Sunday, April 15, 2007
Shia LaBeouf (Disturbia) has big weekend with SNL
Hi-ya Shia LaBeouf really had his debutante this weekend. (As if, a Disney-started career ranging from “Holes” to “A Guide to Recongizing Your Saints” were not enough.) His newest film, “Disturbia” opened this weekend. There was an announcement, somewhat ambiguous that he will star in Raiders of the Lost Ark 4 (with a very ripened Harrison Ford). And he hosted Saturday Night Live on April 14, playing roles in several skits, at least one of the skits making fun of underage drinking laws. Since Shia is 20, he is below legal drinking age, and (except for Drew Barrymore, according to someone at Landmark Theaters) the youngest host ever for SNL.
The movie, Disturbia, is said to be a loose remake of Alfred Hitchcock’s Rear Window (1954), in which a photographer, laid up in a wheelchair with a cast up to his thigh, becomes concerned about a possible murder in the tenement across the courtyard. The film is famous for its close-ups and the New York City apartment noise chatter effects. Rear Window was shown in downtown Washington in the mid 1940s in an old boxy theater called the Playhouse, pre-Cinemascope, perfect for the intimate shots of Hitchcock’s films. The new film, directed by D. J. Caruso (written by Christopher B. Landon and Carl Ellsworth), sets up a disturbed teenager sitting out a house arrest and noticing the possibility of a killer having moved in next door. But this time the kid Kale (played by Shia) is always tinkering with his computers and video equipment, despite having his iPod and xBox accounts taken away by his mother as part of his “punishment” (fortunately, his real estate broker Mom – right out of “American Beauty” – didn’t know the extent of Kale’s ability to teach himself new skills – a good lesson for kid. The opening of the film, where Kale loses his dad in a car accident and where he punches out a Spanish teacher who insults the memory of his father, is quite riveting.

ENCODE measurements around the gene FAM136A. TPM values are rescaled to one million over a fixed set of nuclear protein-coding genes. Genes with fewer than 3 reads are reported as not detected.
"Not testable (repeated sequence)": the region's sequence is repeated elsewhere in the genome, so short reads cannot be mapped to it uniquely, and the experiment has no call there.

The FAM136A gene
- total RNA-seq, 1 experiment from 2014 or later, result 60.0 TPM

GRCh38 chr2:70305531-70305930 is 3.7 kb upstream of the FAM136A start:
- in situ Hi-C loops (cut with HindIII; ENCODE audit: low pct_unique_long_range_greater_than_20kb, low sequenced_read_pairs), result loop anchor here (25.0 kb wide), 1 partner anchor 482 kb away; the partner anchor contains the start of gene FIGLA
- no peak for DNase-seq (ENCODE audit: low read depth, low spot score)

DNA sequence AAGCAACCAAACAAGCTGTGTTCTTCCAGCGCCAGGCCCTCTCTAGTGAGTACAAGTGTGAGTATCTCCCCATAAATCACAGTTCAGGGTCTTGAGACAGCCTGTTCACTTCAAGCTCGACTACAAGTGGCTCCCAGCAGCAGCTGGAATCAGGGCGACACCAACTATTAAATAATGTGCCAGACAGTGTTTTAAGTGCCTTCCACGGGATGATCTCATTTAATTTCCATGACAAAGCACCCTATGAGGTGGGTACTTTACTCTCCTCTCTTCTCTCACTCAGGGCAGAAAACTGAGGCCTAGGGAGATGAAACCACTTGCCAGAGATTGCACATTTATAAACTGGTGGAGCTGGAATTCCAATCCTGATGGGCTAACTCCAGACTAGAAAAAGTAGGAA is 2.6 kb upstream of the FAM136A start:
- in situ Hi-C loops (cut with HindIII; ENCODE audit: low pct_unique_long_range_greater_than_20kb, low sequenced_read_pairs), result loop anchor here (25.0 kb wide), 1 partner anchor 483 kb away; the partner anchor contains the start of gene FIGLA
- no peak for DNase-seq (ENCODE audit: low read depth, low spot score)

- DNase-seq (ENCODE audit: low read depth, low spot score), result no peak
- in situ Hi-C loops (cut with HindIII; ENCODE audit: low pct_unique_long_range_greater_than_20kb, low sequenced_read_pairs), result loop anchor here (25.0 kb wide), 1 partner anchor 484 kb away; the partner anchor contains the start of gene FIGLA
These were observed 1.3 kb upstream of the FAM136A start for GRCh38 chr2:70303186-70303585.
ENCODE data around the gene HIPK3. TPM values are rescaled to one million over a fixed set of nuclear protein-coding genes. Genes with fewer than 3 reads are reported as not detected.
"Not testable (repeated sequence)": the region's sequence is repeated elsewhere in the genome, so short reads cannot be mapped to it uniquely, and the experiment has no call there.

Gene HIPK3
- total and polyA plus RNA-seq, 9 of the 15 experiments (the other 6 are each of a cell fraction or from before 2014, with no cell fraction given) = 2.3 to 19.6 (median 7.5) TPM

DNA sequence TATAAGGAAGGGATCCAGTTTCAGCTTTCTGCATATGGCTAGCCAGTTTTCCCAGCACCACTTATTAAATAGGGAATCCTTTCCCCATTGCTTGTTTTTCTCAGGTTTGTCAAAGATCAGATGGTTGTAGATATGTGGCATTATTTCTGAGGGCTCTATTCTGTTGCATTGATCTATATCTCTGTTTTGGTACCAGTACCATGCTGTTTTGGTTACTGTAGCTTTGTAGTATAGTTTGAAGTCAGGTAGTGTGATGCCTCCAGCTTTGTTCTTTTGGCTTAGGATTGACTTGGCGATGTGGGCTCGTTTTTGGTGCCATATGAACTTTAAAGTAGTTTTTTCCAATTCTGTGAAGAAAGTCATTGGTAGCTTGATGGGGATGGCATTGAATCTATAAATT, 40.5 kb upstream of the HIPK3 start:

Disturbia is shot in standard 1.85 to 1 aspect, Hitchcock-style (without Scope) in order to emphasize the close-ups, making Kale the center of the film and keeping the focus (around the house) limited. The opening fly-fishing scene in the mountains, however, reminded one of the scenery of “Brokeback Mountain” and even “Legends of the Fall.” A western, however, this film would not become.
The film is being exhibited as a quasi-art film, produced by Dreamworks SKG LLP, but actually distributed by Paramount as a "regular" release.
Shia gets a lot of media coverage. There is Ellen McCarthy “Shia LaBeouf has come of age” Oct. 13, 2006, here.
Apparently there was at least one real-life incident similar to some of the roles Shia has played. The story is here, but the early 2005 incident apparently blew over.